i. selling Mortgaged Pr°perty. Appellant was tried and convicted under an indictment in two counts, charging him in one, with selling, and in the other, with bartering, parts of a crop of cotton which he had previously mortgaged. The indictment contained all the averments necessary under the statute to a full description of the offence, and the proof was sufficient to every point. The court instructed the jury fairly and almost in the language of the statute.
The apellant asked two instructions, however, which the court refused. The first was upon the theory that if appellant planted the crop in question as “ a cropper on shares,” he had no interest in it which he could mortgage, and he should he acquitted. This was properly refused.
Interest jeotoXifc By the common law a mortgage of chattels not in esse or thereafter to be acquired by the mortgagor was void. This rule has, however, been practically anulled in and some other States by the incorporation of the principle of the Civil Law on this subject into our equity jurisprudence. Such a mortgage can be recorded with like effect as other chattel mortgages and equity will enforce it without question whenever there is anything for the *286mortgage to take hold of. Apperson v. Moore 30 Ark., 57; Hendrick v. Britain, 63 Ind., 438.
This was true of a mortgage by a “ cropper on shares’» of his crop prior to the Act of Feb. 11th, 1875. McGee v. Fitzer, 37 Texas, 27; Potts v. Newell, 22 Minn., 561; 1 Wash., R. P., *365. This Act put an end, in this State, to the unseemly conflict between law and equity in respect to mortgages of unplapted or immature crops, by making them good at law as well as in equity. Jarrett v. McDaniel, 34 Ark., 598.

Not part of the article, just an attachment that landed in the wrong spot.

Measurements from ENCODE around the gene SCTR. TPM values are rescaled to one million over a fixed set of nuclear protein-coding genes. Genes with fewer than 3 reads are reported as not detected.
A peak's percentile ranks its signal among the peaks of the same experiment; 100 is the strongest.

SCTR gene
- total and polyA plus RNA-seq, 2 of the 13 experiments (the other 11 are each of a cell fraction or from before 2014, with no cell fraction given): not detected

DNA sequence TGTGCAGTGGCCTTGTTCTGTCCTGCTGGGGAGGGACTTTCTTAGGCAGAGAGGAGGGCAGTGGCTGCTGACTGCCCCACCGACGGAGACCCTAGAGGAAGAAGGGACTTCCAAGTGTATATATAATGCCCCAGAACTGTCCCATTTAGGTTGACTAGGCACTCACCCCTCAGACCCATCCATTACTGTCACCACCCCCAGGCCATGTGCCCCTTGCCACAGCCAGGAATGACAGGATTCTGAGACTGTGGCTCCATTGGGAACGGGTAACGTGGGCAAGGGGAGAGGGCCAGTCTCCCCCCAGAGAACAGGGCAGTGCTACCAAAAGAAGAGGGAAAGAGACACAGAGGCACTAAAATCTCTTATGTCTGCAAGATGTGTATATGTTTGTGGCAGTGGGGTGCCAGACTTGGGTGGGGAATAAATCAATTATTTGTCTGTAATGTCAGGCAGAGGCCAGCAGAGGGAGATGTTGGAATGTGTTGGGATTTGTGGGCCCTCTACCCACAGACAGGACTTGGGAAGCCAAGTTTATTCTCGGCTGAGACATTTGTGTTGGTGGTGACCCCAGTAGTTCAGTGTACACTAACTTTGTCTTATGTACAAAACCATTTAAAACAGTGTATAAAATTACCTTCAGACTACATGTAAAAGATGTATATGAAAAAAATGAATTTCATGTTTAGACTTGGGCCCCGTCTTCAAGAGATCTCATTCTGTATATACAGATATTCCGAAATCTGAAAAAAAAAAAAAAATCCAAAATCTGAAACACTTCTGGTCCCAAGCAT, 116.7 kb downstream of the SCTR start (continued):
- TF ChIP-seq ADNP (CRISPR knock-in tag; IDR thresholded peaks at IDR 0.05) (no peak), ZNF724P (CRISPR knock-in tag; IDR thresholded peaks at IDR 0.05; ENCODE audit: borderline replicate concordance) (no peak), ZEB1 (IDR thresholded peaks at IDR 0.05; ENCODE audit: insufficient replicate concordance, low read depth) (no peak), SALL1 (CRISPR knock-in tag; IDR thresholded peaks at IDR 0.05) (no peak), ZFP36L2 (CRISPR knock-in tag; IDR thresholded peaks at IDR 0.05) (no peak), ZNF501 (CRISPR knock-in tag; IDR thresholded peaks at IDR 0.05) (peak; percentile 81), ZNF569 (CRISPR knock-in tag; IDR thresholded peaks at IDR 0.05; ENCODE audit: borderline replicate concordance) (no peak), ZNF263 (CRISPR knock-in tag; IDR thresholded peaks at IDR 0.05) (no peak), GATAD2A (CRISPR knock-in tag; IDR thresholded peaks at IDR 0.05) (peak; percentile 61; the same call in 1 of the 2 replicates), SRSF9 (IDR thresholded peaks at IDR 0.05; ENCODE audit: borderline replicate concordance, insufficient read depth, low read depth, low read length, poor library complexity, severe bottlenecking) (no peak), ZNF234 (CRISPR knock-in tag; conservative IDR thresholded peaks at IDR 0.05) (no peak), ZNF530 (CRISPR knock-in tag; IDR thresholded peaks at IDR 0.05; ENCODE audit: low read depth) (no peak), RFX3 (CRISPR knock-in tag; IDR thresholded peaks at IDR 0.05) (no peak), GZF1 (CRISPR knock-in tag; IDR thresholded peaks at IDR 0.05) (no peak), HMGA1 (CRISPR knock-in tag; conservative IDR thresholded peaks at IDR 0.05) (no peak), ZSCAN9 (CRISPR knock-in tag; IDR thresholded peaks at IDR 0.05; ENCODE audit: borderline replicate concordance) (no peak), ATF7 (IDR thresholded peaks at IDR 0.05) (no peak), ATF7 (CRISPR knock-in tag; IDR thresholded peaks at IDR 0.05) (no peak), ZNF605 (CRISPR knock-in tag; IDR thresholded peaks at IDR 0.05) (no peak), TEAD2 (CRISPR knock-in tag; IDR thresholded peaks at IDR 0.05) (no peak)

2. ckimim»t. The second instruction was to the effect that the jury find that appellant disposed of the mortgaged property, with the felonious intent of depriving the mortgagee of his debt, before they could find a verdict of guilty.
The legislature a have the unquestioned right, so long as they keep themselves within the pale of the Constitution, to command the performance of such acts as are right, and to prohibit such .as they may conceive to be wrong, and their right is equally indisputable to say whether the intention shall be presumed from the mere act prohibited, or whether in addition to that act the State shall also show the iutent which prompted its commission.” Shover v. State, 10 Ark., 264.
The statute upon which the indictment in this case is based, makes it a crime to dispose of personal property, under particular circumstances. When a party voluntarily does the act prohibited, he is charged with the criminal intent of doing it, and no other or further intent need be shown. Seelig v. State ante 96; U. S. v. Ulrice, 3 Dillon, 532; Com. v. Mash, 7 Met., (Mass.) 472.
It was not error to refuse to instruct the jury as asked.